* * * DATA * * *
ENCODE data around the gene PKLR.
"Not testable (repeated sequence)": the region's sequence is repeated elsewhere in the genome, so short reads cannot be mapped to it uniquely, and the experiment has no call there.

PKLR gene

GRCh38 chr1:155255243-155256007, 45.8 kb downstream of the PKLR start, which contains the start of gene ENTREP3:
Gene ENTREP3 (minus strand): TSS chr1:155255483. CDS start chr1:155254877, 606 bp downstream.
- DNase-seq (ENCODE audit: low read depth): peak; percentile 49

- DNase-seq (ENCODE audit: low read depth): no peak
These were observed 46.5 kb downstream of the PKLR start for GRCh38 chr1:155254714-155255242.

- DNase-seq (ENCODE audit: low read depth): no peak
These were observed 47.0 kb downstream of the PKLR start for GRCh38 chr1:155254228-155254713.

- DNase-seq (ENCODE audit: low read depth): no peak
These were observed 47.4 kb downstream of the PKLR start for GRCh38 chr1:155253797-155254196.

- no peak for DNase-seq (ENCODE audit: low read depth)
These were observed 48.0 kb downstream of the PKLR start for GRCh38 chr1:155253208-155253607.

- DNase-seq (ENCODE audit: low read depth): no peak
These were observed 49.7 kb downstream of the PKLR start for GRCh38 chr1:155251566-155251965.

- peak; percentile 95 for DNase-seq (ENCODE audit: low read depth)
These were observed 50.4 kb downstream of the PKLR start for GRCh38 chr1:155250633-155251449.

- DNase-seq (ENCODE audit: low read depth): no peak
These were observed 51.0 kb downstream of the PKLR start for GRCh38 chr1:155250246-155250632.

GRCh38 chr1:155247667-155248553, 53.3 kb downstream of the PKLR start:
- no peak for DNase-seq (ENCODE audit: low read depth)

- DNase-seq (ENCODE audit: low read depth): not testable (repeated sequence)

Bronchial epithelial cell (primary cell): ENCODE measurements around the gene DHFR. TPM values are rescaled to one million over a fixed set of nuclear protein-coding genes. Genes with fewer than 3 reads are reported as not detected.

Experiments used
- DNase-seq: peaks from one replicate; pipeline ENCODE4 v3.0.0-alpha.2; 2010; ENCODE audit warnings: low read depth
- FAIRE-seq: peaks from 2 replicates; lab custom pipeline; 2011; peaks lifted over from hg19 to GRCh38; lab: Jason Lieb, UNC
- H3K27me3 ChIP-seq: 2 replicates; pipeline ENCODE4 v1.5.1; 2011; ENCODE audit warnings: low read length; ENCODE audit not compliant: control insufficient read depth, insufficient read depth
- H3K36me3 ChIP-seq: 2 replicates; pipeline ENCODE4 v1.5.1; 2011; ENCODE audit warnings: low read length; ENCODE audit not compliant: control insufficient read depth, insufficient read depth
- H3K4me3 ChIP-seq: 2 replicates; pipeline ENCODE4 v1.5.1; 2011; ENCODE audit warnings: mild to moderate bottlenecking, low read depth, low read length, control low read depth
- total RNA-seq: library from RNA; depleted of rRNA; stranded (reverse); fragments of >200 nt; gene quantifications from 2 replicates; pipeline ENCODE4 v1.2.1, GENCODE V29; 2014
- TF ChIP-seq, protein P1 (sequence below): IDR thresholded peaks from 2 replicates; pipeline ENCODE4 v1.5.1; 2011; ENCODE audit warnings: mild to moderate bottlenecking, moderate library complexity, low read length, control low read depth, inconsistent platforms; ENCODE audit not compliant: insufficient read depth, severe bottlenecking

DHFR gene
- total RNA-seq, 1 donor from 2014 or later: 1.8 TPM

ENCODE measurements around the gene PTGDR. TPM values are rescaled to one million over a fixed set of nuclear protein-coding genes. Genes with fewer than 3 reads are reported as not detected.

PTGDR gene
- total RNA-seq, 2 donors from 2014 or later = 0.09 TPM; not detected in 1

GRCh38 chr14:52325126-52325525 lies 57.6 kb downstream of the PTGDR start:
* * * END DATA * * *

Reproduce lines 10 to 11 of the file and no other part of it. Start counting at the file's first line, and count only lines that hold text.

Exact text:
These were observed 47.0 kb downstream of the PKLR start for GRCh38 chr1:155254228-155254713.

- DNase-seq (ENCODE audit: low read depth): no peak